This week, the Northern Territory Families Department was questioned in an estimates hearing over the rate of Aboriginal children in detention. The questions were to determine any changes in detention rates the year after the Royal Commission into the Protection and Detention of Children in the Northern Territory handed down its final report.
The commission was called in 2016 as a result of a Four Corners program into the NT juvenile justice system. The Department reported that every child currently held in detention in the Northern Territory is Aboriginal. Whilst detention rates are down from what they were in 2017, the numbers of children detained in 2018, at 38, is still higher than it was a decade ago.
In light of that news, today’s post is a re-blog of a piece that went out following the original Four Corners story (August 2016). The issues are still pertinent today.
This is a guest post by Simon Gardiner, who now works in Public Policy and Practice Development at Berry Street, Melbourne.
You’ve got to do something mate. Did you see it the other night? The bastards! It was brutal. That’s what happened to me. It’s got to stop.
The images on the Four Corners program about institutional child abuse within a Darwin correctional centre have taken Jack back to some childhood experiences 50 years ago. Jack keeps going:
They did this to me … they beat me and then they locked me up in the black hole. It’s never stopped.
Jack is a survivor of the child welfare system. Over 500,000 children (including both Former Child Migrants and those from the Stolen Generation) were incarcerated in the institutional care system of the 1930s, 40s, 50s, 60s and 70s. These children are known as Forgotten Australians; the term used in the 2004 Senate Report that highlighted the widespread brutality and neglect experienced by children in the institutional ‘care’ system.
This policy of incarceration and separation from family and community continues to reap a bitter harvest. Many of Jack’s contemporaries have died young, suffer premature ageing and have lengthy contact with a range of services including prison, mental health services and homeless services. Many have failed relationships and erratic contact with their children. As Forgotten Australians age, the fear of returning to institutional care increases, particularly to the care provided by the agency that abused them as a child.
I hear Jack’s distress over the phone. The footage first aired by Four Corners from within Don Dale prompted horrified reactions from politicians, human rights advocates and the Australian public. To Jack, the images are personal, powerful and painful reminders of the terror and loneliness he felt as a child. Jack has lived with these feelings of futility and helplessness all his life and the graphic reminders of his childhood experiences return him to the darkness of childhood.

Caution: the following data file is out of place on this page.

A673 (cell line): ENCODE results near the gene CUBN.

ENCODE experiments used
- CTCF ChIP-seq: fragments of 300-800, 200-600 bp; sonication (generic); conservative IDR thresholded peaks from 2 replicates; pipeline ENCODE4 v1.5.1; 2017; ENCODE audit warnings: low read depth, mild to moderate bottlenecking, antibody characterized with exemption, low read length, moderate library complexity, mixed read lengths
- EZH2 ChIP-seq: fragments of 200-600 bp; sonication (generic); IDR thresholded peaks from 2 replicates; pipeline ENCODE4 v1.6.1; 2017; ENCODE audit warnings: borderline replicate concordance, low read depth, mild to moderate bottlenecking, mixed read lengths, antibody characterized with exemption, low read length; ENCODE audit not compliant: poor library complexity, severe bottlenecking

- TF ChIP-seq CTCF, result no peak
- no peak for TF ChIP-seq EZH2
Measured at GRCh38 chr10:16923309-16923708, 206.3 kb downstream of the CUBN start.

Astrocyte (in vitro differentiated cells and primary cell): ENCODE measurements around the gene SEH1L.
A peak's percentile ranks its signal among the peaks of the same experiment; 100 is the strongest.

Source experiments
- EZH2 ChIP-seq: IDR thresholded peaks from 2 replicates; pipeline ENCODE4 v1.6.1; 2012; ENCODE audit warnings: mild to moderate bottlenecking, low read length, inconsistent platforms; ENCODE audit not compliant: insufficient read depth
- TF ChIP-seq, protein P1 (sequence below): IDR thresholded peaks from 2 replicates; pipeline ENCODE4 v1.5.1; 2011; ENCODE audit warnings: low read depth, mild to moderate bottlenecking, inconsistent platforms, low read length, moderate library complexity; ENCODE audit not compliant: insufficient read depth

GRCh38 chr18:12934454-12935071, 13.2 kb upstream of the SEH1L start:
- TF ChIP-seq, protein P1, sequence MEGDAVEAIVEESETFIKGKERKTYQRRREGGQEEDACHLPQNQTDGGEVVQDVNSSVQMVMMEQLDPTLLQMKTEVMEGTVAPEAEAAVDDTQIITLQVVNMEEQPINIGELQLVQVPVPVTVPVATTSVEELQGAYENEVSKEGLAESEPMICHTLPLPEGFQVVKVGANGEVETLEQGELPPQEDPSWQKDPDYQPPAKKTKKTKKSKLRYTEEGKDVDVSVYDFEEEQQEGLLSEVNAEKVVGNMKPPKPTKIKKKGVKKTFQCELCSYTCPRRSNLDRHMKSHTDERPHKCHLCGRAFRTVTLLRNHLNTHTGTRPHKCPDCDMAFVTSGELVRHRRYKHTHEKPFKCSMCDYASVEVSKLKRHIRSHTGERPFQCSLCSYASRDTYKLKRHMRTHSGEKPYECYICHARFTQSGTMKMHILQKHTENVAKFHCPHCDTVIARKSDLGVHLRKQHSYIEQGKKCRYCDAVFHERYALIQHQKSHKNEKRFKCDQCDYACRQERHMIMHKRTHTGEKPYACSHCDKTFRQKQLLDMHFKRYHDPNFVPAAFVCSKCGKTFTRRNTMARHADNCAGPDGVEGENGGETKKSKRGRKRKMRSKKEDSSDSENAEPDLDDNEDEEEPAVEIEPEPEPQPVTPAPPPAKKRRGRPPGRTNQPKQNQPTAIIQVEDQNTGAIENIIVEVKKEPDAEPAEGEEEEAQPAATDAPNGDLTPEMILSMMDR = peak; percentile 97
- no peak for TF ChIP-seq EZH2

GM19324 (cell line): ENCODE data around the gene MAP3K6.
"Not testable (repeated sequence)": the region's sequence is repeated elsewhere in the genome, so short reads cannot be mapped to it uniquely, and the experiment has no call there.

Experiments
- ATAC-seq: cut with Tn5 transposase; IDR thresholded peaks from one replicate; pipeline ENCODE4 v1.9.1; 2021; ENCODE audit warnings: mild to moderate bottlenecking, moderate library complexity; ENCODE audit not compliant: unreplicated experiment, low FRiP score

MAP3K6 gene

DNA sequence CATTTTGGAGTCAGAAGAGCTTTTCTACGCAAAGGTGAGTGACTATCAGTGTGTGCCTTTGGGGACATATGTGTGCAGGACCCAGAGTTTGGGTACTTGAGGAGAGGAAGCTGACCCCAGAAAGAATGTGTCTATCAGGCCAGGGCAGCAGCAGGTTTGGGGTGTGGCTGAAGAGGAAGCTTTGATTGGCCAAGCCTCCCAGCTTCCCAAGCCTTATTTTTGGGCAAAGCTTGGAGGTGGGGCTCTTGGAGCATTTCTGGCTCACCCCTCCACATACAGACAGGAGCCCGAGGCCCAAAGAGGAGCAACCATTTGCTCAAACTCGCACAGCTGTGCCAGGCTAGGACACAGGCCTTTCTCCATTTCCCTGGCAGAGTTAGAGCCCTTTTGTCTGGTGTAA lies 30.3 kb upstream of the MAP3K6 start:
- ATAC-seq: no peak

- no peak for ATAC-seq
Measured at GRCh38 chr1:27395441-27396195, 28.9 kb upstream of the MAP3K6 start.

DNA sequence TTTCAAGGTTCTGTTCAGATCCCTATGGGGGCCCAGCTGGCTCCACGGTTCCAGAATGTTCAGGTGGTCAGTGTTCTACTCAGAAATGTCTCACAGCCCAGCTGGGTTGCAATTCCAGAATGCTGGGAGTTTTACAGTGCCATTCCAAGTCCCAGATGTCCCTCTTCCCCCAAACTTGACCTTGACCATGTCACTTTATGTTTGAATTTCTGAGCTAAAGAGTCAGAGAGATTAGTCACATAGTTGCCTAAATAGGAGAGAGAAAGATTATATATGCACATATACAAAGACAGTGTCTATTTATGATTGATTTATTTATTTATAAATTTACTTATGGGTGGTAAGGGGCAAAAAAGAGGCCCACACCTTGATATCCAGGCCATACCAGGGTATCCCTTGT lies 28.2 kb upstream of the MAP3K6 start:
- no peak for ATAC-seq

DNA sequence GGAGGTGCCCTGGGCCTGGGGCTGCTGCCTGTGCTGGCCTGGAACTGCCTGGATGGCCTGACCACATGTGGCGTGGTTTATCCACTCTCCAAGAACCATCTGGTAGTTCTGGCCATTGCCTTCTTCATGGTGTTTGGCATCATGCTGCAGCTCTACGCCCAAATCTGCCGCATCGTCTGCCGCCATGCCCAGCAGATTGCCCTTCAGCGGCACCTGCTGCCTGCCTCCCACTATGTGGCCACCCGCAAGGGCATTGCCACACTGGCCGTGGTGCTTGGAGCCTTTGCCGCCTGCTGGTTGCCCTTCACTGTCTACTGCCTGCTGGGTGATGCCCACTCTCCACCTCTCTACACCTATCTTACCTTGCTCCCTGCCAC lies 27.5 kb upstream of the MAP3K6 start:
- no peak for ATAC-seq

They also remind him of how little has changed. When Jack was abused and maltreated whilst in the care of the State, the Korean War was raging, Robert Menzies was Prime Minister and Hawthorn was yet to win a premiership. Much has changed but beneath Jack’s often prickly and aggressive exterior there still lives the scared little boy who nightly lives with the terrors of the past. Jack’s final words to me say it all: “It’s wrong mate. It’s just wrong”. Jack knows not enough has changed.
As a community we ought to be outraged at the treatment meted out to the children in Don Dale. Those who perpetrated these crimes need to be prosecuted.
As a community we are suffering a collective amnesia. It is as if we are afraid of remembering what happened to the 500,000 children who only a generation ago experienced the rigours and sometimes the brutality of our child welfare system. They are still with us, as adults, and, like Jack, they are still suffering. There have been Senate Inquiries, Parliamentary Inquiries, a Royal Commission (into Institutional Responses to Child Sexual Abuse), and countless government reports, all of which have outlined in forensic detail the experiences of the Forgotten Australians.
Despite these reports, this appalling episode in our history – taking place over more than 50 years – still remains largely unknown to the wider public. It’s not taught in schools, it’s not part of the training for future child protection and social work professionals. The Forgotten Australians still have to fight for redress and compensation. They receive no priority access to health and medical services.
It is proper that there is to be a Royal Commission in to the treatment of the children in juvenile detention in the Northern Territory. But as a community we also need to channel some of our outrage into ensuring that our ageing Forgotten Australians (who were once children) receive the recognition, redress and services they have been waiting so long for.
Author: Simon Gardiner
Simon Gardiner is the manager of Open Place (the Find & Connect Support Service in Victoria). Simon’s background is in social work and nursing, and has worked for Anglicare Victoria and the Department of Human Services. Simon’s nursing background includes palliative and oncology nursing and a 9 month stint as a community nurse working in Sudan with refugees from Ethiopia.